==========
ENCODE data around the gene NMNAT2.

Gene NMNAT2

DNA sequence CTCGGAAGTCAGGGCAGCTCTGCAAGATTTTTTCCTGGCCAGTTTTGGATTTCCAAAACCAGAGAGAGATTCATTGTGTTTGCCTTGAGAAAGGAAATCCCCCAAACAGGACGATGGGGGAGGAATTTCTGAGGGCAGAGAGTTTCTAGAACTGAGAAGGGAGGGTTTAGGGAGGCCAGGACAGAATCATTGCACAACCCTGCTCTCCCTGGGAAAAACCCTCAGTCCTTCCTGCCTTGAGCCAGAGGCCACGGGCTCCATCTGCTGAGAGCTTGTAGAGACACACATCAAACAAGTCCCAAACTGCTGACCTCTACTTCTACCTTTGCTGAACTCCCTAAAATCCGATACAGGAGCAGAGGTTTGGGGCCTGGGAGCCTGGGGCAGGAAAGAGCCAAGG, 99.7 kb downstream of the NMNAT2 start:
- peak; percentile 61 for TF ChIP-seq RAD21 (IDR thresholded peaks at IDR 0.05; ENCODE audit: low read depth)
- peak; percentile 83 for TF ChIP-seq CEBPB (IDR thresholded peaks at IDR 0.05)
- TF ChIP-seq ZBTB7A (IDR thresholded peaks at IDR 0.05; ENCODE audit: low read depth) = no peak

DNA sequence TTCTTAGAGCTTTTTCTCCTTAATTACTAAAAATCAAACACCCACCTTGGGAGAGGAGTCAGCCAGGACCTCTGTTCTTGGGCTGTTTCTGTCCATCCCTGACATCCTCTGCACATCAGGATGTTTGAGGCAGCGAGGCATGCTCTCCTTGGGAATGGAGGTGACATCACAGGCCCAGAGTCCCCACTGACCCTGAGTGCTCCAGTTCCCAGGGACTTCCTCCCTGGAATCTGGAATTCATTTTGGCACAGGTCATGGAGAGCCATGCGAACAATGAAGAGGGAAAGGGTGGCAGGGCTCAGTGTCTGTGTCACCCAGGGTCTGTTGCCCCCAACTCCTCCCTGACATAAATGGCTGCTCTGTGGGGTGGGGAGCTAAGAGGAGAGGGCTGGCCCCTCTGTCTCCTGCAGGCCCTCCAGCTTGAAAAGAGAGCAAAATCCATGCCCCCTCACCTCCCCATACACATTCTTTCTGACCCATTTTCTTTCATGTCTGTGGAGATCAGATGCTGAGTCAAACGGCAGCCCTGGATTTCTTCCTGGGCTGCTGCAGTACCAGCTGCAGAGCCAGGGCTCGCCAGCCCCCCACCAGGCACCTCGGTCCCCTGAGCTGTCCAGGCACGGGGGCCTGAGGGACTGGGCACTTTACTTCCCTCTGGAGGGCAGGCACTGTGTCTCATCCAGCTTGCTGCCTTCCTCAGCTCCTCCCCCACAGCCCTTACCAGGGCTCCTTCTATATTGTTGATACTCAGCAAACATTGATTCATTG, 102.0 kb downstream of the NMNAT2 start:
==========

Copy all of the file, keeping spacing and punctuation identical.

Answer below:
ENCODE data around the gene NMNAT2.

Gene NMNAT2

DNA sequence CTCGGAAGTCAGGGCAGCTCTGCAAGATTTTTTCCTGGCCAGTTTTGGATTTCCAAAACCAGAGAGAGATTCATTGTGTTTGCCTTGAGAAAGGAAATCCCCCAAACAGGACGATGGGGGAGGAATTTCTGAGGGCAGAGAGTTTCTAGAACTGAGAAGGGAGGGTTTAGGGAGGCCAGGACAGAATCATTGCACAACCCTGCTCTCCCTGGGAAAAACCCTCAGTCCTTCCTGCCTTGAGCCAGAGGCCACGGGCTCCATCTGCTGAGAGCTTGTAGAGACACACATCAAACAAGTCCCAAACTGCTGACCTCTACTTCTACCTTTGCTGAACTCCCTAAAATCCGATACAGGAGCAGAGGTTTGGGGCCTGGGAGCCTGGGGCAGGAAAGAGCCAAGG, 99.7 kb downstream of the NMNAT2 start:
- peak; percentile 61 for TF ChIP-seq RAD21 (IDR thresholded peaks at IDR 0.05; ENCODE audit: low read depth)
- peak; percentile 83 for TF ChIP-seq CEBPB (IDR thresholded peaks at IDR 0.05)
- TF ChIP-seq ZBTB7A (IDR thresholded peaks at IDR 0.05; ENCODE audit: low read depth) = no peak

DNA sequence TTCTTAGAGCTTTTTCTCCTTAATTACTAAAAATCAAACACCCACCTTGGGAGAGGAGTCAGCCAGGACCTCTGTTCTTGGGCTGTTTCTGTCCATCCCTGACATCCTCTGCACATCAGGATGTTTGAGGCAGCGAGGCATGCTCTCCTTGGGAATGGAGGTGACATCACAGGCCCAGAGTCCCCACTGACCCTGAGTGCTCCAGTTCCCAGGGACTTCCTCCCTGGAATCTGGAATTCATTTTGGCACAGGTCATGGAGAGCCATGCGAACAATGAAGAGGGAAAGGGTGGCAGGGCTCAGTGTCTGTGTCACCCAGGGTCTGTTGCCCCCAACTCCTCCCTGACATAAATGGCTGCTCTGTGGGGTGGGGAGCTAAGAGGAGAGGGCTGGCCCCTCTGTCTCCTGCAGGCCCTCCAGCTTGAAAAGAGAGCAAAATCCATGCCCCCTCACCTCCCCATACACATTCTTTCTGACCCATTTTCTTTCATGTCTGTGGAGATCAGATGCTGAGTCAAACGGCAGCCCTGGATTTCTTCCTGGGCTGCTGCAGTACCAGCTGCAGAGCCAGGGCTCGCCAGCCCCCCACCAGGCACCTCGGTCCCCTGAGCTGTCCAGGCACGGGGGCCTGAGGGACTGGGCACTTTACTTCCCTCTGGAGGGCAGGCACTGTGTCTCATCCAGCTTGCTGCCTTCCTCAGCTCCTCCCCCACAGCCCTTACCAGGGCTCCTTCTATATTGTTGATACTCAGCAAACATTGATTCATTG, 102.0 kb downstream of the NMNAT2 start: